artesella italy

A Biodegradable Art Exhibit Through Italy’s Sella Valley

A Biodegradable Art Exhibit Through Italy’s Sella Valley

arte sella

By Daphne Auza

The ArteNatura path through Italy’s Sella Valley seems like any other hike through an unpolluted, picturesque landscape. Among the foliage, however, one might spot what looks like alien plant-life and other unusual structures that emerge from the forest itself. These are the magnificent displays of Arte Sella, an international outdoor art exhibition found in the municipality of Borgo Valsugana.

Since 1986, Arte Sella has hosted a variety of sculptures made from stones, leaves, branches and tree trunks. A philosopher and an artist collaborated to conceive the original concept: a place that welcomed cultural and moral renovations of the contemporary art world while celebrating nature’s unconquerable qualities. Over the years, the Arte Sella Association has recruited more than 200 contemporary artists to create works that are left to decay until the natural environment re-absorbs them over time.

As can be seen from the uniqueness of each work, the artists have no other guidelines but to portray a respectful relationship with nature. The sculptures’ manufacture is documented step by step as artists build them right on the spot. In this way, the artist’s creative process and the natural processes of the surrounding environment become intertwined. Ultimately, he or she is working on Nature’s terms.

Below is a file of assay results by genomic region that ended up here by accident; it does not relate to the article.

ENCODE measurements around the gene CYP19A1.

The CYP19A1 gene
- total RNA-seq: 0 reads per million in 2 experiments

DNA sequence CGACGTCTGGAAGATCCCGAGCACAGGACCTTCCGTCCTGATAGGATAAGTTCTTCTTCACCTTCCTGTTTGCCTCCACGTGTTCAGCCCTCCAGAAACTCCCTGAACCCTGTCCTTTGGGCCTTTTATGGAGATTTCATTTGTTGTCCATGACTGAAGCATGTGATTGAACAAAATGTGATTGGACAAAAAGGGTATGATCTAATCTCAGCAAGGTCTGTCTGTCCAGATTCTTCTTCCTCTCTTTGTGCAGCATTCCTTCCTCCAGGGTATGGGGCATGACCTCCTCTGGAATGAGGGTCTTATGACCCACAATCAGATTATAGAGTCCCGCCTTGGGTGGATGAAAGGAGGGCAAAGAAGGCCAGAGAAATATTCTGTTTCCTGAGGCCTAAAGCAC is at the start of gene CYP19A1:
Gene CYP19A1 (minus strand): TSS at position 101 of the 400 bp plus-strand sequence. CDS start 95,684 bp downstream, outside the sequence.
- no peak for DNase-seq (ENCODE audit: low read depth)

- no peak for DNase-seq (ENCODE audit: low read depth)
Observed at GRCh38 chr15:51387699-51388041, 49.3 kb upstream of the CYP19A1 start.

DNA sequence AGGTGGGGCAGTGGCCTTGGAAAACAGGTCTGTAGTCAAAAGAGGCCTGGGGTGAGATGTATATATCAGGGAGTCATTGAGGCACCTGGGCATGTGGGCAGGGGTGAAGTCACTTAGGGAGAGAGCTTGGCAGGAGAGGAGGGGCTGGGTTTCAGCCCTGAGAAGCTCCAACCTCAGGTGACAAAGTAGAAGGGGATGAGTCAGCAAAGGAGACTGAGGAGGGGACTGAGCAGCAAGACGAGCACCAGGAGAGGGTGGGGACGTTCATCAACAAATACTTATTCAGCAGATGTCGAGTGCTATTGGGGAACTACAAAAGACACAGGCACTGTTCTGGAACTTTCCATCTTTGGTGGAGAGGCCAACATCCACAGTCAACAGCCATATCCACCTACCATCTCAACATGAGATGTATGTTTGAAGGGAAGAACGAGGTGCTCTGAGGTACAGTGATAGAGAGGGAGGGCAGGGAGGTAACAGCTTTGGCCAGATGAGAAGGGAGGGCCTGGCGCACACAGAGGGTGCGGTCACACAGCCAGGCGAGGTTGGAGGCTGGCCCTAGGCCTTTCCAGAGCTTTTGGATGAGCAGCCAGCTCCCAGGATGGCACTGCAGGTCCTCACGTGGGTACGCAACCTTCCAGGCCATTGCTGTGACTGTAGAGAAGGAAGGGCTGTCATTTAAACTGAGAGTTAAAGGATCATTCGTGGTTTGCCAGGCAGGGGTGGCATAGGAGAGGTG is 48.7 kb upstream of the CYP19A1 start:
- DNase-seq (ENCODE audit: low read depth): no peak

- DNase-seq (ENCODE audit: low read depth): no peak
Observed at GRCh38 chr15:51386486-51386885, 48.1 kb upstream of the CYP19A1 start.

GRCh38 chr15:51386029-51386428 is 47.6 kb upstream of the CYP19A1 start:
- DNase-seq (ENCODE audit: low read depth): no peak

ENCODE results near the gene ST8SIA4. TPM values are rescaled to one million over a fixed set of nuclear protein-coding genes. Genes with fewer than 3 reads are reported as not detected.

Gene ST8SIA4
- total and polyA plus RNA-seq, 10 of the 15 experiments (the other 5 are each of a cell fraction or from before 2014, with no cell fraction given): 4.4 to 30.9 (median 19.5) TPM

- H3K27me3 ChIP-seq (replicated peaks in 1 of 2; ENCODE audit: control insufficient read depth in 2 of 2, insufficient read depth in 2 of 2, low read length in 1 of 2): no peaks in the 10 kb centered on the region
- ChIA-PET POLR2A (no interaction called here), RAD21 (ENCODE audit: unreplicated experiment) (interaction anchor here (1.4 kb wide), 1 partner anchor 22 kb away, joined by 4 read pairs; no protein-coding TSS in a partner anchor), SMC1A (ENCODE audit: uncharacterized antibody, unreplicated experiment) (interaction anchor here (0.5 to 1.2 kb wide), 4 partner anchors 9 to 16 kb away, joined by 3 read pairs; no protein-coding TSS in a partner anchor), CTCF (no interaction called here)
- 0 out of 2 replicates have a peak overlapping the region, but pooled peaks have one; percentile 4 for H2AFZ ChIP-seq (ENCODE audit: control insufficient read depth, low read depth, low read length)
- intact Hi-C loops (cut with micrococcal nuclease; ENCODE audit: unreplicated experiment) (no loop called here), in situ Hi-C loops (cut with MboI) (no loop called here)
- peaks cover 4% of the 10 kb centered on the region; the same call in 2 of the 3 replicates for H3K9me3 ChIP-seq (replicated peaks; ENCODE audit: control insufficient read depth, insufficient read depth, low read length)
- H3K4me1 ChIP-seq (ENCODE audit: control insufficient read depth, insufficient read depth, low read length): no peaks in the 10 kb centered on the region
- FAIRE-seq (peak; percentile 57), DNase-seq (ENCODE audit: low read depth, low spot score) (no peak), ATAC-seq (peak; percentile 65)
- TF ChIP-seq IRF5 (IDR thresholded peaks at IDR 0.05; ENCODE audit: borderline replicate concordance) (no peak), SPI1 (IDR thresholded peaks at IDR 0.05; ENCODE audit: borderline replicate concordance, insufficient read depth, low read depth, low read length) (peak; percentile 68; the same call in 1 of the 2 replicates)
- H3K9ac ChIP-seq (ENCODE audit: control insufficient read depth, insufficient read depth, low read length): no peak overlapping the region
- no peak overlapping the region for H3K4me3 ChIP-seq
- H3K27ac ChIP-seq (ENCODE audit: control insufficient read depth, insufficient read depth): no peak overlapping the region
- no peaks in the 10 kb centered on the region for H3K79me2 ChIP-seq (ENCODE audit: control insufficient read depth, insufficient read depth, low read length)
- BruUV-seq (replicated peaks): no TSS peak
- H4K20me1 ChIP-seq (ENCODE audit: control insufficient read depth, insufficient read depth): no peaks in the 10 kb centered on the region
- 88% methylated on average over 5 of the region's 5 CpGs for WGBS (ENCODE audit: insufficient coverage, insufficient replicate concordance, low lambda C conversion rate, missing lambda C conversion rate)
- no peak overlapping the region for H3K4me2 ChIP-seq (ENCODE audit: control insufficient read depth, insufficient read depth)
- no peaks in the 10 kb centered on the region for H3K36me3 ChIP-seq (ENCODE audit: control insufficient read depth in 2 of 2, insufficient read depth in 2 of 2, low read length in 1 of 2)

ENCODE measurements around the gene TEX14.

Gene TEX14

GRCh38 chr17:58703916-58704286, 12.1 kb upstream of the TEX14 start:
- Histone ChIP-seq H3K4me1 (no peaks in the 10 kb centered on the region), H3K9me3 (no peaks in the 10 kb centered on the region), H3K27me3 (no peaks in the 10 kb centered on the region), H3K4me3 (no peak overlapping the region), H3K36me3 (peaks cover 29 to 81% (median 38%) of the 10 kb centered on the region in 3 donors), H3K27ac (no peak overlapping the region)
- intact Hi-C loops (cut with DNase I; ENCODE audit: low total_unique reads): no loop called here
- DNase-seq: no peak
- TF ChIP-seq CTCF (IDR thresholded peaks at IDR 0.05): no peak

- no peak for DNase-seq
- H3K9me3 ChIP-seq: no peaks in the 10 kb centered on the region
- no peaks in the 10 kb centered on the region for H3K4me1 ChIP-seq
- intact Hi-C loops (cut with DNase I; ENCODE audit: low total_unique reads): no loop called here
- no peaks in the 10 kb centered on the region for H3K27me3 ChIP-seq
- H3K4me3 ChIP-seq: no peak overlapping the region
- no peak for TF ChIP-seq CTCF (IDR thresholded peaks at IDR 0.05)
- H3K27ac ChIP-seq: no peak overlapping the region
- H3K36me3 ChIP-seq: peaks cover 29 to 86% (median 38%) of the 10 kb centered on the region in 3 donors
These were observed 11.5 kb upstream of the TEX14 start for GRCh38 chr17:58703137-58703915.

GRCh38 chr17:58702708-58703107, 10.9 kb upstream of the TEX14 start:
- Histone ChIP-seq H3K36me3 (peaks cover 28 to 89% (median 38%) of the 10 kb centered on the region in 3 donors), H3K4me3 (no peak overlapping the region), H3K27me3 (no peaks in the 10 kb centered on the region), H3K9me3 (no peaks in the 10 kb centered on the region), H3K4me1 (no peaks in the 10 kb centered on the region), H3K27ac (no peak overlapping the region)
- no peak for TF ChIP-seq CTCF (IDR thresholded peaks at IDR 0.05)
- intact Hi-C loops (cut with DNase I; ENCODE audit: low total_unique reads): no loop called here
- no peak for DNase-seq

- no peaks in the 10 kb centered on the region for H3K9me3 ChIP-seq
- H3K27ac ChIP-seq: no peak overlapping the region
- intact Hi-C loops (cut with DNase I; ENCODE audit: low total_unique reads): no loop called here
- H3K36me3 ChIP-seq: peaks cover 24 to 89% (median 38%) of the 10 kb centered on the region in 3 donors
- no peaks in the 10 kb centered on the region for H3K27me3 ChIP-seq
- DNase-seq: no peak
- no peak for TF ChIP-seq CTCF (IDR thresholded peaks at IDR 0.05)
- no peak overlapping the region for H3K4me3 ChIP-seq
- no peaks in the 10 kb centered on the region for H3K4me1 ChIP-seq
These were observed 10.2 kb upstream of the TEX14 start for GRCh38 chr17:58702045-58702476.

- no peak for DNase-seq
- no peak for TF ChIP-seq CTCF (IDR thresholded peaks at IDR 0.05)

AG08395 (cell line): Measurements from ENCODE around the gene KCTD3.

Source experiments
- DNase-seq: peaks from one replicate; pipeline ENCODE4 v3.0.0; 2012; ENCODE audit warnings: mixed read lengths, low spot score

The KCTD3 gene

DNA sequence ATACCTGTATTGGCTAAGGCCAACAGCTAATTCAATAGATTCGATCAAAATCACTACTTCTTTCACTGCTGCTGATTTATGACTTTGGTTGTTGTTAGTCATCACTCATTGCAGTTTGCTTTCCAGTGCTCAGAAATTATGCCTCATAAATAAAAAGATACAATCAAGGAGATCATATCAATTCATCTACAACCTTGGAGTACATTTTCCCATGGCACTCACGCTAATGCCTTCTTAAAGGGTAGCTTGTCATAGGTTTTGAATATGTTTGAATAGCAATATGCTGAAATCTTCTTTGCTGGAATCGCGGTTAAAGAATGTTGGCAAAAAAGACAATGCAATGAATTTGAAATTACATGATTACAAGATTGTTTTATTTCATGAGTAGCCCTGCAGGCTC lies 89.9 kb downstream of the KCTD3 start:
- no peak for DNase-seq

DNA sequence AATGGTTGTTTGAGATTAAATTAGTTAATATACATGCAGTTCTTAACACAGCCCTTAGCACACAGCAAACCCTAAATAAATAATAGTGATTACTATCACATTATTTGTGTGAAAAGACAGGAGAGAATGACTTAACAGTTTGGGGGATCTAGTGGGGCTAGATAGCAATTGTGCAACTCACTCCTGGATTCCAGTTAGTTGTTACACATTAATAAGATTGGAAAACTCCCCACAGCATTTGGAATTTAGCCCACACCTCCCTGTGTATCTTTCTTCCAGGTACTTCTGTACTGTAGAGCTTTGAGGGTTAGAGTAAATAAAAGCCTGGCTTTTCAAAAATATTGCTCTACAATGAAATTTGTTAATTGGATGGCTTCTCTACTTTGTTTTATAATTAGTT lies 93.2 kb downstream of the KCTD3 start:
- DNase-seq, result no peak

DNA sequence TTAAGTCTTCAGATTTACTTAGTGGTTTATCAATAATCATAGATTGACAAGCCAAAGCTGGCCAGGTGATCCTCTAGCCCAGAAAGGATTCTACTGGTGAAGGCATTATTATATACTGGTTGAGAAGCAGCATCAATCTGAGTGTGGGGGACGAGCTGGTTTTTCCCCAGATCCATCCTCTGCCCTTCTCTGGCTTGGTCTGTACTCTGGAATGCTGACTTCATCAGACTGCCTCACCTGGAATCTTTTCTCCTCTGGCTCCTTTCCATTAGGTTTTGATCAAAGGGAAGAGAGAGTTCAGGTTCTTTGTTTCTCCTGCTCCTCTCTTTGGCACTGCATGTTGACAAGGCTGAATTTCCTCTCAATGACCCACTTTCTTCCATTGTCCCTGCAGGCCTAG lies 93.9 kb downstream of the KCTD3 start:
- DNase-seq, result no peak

Also known as “The Contemporary Mountain”, Arte Sella’s exhibits follow a path along the southern slope of Armentera Mountain. When Arte Sella first began, it was a smaller, private collection organized in the courtyard of Casa Strobele. At the time, the Strobele family home served as an artistic community where people could exchange culture and ideas.

Eventually, Arte Sella became consolidated as a veritable institution supporting contemporary art’s place in the natural world. Today, the ArteNatura route is about three kilometers long and can comprise up to 25 different works at a time.

The pieces of art are available for viewing all year round, although visitors should check the weather before heading out to see these open-air installations. However, as evidenced by the Arte Sella Association’s photos, they are just as beautiful and haunting in winter as they are in the summer.

The ArteNatura route ends with the Malga Costa, a once privately owned dairy turned visitors’ center and events hall. Many kinds of activities have been held at the Malga Costa, including concerts, plays, creative workshops and photo exhibitions. Due to its creative aura, artists have chosen to erect sculptures around that area as well.

Nearby is the Tree Cathedral, one of the permanent fixtures of the exhibit created by Italian artist Giuliano Mauri in 2002. It is a complex structure, with more than 3,000 branches crossing one another to form a three-nave cathedral. Within each of its columns, Mauri had placed a hornbeam tree meant to uphold the structure once its original exterior rotted away.

In the early days of its innovation, Arte Sella was met with some doubt by the local community, Now, Arte Sella is a welcome aspect of Borgo Valsugana’s landscape for both its thought-provoking works and respect for the environment.

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Based in Los Angeles, Daphne Auza is a current student at Occidental College pursuing a major in English and Comparative Literary Studies. Her interests lie in travel, poems, and the intersection between the arts and social justice, but her curiosity extends far beyond those realms as well. She likes to think that many of her passions are founded on her seemingly insatiable restlessness. You can check out her daily musings and other writings at

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The Culture-ist